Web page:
Sue Robb of 4Children talks to Julie Laughton and Alison Britton from the Department for Education about the role of childminders in delivering the 30 hours free entitlement.
The government has rejected all six recommendations made by the Women and Equalities Committee for improving women’s representation in the House of Commons.
In the last Parliament, the committee suggested that the government set a domestic target of 45 per cent for representation of women in Parliament and local government by 2030, as well as introduce in legislation a statutory minimum proportion of female parliamentary candidates in General Elections for each political party, among other recommendations.
While Downing Street has said that a ‘gender-balanced Parliament’ is long overdue, it has said that ‘parties need to take the lead in ensuing diverse representations’, but that ‘initiatives need to be developed by the parties in question’.
Committee chair Maria Miller said: "The UK is failing to be a world leader on women’s representation. There are still more than twice as many men as women in the House of Commons: after the 2017 election women still only make up 32 per cent of MPs. This demands a vigorous response across the board but the government has shown it is content to sit on its hands with an approach which has yielded depressingly slow progress so far.
“While political parties bear a great deal of responsibility for increasing women’s representation, the government can make a real difference. The government should be actively promoting transparency and equality of opportunity for women as Parliamentary candidates. In particular, it should bring into force existing legislation requiring parties to publish candidate diversity data: this would give people the data to hold parties to account for their progress – or the lack of it.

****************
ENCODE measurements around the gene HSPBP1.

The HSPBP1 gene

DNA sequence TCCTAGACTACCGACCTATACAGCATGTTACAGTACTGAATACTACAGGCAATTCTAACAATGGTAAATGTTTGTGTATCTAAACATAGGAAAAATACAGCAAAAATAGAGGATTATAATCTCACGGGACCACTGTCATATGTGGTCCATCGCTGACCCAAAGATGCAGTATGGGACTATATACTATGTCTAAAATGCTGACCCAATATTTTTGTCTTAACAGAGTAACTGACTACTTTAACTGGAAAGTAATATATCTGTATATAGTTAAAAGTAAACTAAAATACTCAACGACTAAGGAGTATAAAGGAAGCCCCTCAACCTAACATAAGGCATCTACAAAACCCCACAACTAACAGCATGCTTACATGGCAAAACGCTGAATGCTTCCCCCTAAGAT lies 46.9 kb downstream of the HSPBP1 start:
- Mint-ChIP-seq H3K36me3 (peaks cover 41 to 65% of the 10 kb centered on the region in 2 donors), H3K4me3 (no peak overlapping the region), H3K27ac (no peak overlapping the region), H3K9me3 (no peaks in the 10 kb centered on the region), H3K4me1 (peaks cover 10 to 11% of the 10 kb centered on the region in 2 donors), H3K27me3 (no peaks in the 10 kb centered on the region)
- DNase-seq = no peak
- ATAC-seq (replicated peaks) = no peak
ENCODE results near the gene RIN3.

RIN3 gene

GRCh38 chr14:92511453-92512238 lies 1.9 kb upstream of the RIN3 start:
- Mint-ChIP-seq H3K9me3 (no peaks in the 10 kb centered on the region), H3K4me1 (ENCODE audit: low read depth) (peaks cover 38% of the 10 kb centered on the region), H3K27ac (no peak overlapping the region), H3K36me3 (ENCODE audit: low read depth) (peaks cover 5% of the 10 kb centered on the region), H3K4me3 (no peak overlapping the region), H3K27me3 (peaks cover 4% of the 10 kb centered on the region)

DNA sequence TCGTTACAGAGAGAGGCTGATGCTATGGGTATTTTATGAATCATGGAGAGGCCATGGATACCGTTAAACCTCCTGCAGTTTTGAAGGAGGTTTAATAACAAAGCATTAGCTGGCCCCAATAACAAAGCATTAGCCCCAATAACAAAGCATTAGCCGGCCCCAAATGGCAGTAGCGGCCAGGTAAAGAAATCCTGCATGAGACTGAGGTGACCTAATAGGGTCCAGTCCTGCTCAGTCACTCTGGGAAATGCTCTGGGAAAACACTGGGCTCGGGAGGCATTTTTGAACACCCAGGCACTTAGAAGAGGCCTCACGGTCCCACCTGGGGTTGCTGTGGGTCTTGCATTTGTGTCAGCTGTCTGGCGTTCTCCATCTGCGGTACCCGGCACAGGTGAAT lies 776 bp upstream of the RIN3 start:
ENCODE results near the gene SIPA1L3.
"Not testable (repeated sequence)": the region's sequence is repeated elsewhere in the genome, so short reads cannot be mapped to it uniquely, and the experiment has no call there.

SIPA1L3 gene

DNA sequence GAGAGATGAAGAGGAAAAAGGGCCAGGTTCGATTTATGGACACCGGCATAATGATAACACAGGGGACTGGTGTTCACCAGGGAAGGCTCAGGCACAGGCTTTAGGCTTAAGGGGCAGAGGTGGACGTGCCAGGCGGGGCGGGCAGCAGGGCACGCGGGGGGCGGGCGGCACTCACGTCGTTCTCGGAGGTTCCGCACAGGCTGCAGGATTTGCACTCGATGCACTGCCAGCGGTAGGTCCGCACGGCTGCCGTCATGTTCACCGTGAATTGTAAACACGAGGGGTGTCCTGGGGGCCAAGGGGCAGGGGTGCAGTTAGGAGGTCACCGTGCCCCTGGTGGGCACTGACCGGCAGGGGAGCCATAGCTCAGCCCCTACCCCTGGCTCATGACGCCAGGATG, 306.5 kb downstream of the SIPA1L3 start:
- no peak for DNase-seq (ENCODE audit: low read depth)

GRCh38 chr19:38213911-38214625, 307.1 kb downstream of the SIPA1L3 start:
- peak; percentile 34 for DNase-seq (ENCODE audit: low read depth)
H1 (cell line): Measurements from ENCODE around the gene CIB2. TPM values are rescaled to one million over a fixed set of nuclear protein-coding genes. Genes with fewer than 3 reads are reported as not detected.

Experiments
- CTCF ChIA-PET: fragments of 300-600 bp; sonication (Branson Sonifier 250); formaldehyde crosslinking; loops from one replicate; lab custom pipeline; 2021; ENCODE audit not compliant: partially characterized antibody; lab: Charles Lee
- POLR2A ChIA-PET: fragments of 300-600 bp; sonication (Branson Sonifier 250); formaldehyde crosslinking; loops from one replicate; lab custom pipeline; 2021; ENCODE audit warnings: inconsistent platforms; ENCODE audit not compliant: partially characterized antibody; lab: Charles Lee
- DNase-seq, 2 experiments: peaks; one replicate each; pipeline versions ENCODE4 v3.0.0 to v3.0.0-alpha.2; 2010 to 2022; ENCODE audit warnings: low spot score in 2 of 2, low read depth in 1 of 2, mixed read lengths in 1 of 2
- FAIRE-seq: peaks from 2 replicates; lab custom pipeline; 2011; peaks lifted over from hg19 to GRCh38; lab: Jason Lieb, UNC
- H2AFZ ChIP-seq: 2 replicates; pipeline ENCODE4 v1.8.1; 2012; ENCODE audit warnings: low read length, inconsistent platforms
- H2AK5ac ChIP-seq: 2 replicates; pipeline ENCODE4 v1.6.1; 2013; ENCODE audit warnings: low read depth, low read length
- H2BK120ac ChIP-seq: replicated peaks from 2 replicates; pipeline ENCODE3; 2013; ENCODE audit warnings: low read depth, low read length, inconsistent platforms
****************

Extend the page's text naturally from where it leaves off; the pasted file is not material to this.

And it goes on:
“The government’s failure to commit to this - or to accept any of the committee’s other recommendations – shows a complete lack of action and ambition to bring about real change. The early General Election in June means that government, Parliament and political parties have a window of opportunity now, to make the changes that are needed to ensure a more representative group of Members of Parliament are elected at the next General Election."
Councils wanting to reduce pollution from toxic gases such as nitrogen dioxide from traffic on our roads must also consider how compliance can be cost-effectively achieved for the Clean Air Zones (CAZ) and Low Emission Zones (LEZ) that they are currently planning.
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